Nanay Fe professes how shocked she was when she saw Karina’s tuition. She was ill prepared for the cost of higher education, assuming cheaper tuition from the “University of the People.” Yet, when Karina expressed her desire to study in one of the nation’s “top” learning institutions, Nanay Fe vowed to work doubly hard. She holds out her trembling hands – hands that seem as old as her sewing machine, the veins protruding through the wrinkled skin. “Pasmado,” (trembling hands) she explains – the result of long hours of sewing.
After reviewing the STFAP application form, Karina surmises how she ended up in bracket C. On page seven, she had to indicate the gross income of family members “who are employed or earning.” She confessed that she has a half-brother in Canada, his annual income relatively more substantial than others. Yet, because he already has his own family, he sends money intermittently – on some months P3, 000 ($65.57), on some months, nothing.
On the next pages, Karina had to specify her house’s total area.
Karina pointed that their living quarters are part of a bigger house, which they did not own.
She wondered, however, if such intricacies are considered by the STFAP committee. On page eight was a listing of every possible appliance a family can acquire.
Karina indicated that they own a TV, stove, refrigerator, washing machine, sewing machine and two electric fans. All of their appliances, however, were already decades old.
Using the above information, the STFAP committee determines the bracket through a set of mechanisms, one of which is the new income function. In this function, assets are assigned a corresponding monetary value at ceteris paribus which holds “all things the same,” effectively ignoring asset depreciation.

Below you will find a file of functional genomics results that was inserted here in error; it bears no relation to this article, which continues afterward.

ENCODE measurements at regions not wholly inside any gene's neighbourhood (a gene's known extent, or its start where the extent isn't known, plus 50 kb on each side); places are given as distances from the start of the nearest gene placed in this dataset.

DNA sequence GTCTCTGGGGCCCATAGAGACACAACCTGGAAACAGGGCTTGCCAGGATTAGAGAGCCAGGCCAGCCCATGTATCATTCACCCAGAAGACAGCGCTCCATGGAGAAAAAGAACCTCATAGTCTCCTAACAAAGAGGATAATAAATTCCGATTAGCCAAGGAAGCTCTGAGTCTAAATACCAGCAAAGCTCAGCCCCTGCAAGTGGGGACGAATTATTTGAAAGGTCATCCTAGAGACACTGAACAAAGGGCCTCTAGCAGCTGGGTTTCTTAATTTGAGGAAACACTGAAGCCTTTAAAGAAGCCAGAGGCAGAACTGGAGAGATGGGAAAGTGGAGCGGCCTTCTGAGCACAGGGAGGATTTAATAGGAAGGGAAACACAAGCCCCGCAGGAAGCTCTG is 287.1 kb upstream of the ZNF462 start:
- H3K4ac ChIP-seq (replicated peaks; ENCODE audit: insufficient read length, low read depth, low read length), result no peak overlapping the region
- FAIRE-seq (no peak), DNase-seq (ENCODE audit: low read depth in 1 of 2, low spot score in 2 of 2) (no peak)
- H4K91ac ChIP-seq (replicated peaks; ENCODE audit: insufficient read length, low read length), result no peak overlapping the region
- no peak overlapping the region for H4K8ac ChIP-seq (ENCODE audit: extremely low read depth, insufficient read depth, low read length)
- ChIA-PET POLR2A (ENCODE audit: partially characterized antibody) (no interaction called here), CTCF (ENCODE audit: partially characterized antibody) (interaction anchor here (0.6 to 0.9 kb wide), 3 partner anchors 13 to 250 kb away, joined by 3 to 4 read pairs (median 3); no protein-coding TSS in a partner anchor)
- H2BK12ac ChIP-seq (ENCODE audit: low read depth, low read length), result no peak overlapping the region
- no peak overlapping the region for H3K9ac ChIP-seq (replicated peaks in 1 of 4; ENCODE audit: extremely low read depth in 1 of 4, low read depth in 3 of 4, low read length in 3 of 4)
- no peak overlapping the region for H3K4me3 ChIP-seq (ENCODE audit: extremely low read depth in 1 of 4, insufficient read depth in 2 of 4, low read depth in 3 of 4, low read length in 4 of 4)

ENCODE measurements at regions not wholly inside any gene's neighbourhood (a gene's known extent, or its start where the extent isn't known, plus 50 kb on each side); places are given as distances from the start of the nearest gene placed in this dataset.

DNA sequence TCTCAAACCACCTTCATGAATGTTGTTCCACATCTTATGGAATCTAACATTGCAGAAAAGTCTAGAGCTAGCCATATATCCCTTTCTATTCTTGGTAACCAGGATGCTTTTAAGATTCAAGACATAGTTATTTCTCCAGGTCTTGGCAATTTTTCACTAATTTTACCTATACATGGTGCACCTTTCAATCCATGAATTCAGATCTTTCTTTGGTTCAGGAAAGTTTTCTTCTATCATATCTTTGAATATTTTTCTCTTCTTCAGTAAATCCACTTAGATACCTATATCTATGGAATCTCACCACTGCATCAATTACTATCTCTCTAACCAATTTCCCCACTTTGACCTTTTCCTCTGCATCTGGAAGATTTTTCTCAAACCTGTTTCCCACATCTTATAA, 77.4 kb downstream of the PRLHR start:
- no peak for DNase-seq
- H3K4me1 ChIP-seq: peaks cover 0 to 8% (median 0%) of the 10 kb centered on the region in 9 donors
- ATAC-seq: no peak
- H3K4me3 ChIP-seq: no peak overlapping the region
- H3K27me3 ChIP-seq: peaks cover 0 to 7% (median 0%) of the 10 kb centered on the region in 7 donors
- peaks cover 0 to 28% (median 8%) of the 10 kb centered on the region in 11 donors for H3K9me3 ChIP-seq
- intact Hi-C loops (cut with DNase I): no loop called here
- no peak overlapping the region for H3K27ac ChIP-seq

For instance, a 1980 Volkswagen will have the same value as the latest Jaguar.
Nanay Fe asserts that the function fails to reflect real family income.
Today, most families have at least one relative working abroad. The presence of appliances, meanwhile, does not mean they can afford the tuition, “Sino ba ang walang TV? Walang stove? Eh…kelangan mo ‘yun eh.”(Who does not own a TV? Who has no stove? These things are needed.) Nanay Fe jokes grimly that she may even have to pawn her appliances to pay for Karina’s succeeding tuition.
During the freshmen parents’ orientation, Nanay Fe was among those who questioned the bracketing procedure.
“Sabi ni [Vice-Chancellor for Student Affairs Elizabeth] Enriquez…hindi pa permanente ang bracketing. ‘Pag may dumating na na matigas na card, yun na ang permanenteng bracket,” (We were told by Vice-Chancellor for Student Affairs Elizabeth Enriquez that the current bracketing is not yet permanent. Your bracketing is deemed permanent once you receive a hard card.) Nanay Fe says. Many of the parents in attendance also asked for lower brackets, proving that Karina is not an isolated case. “Sabi ni Ma’am Enriquez, makipag-usap na lang sa opisina.”(We were told to just settle this with the office.) To this day, Nanay Fe awaits the response to her appeal.
Just last year, Roman introduced the new STFAP as a system that ensures democratic “access and admission to [UP ’s] various academic programs and promote[s] fairness and social justice.”
Today, however, parents like Nanay Fe, who have “absolutely nothing,” are burdened with an amount they cannot cope with.
For Nanay Fe, the concept of a “democratized admission policy” is fundamentally at odds with the existence of STFAP. She reasons that in a truly democratic admission system, learning is accessible to all regardless of their economic conditions, thus eliminating any need for the STFAP.
Meanwhile, the STFAP ’s proponents proclaim that unless their critiques come up with a “superior and much less costly [system]” that can replace the new STFAP, then all must hold their peace. But there can be no peace for Nanay Fe, whose pained hands still struggle to secure her daughter’s education. There can be no peace for Karina, whose desire to learn is at odds with a system that only a few can afford. Unless genuinely accessible quality education becomes the norm rather than the exception, there will be no peace in the university. Philippine Collegian/Posted by
* Real names were withheld upon request.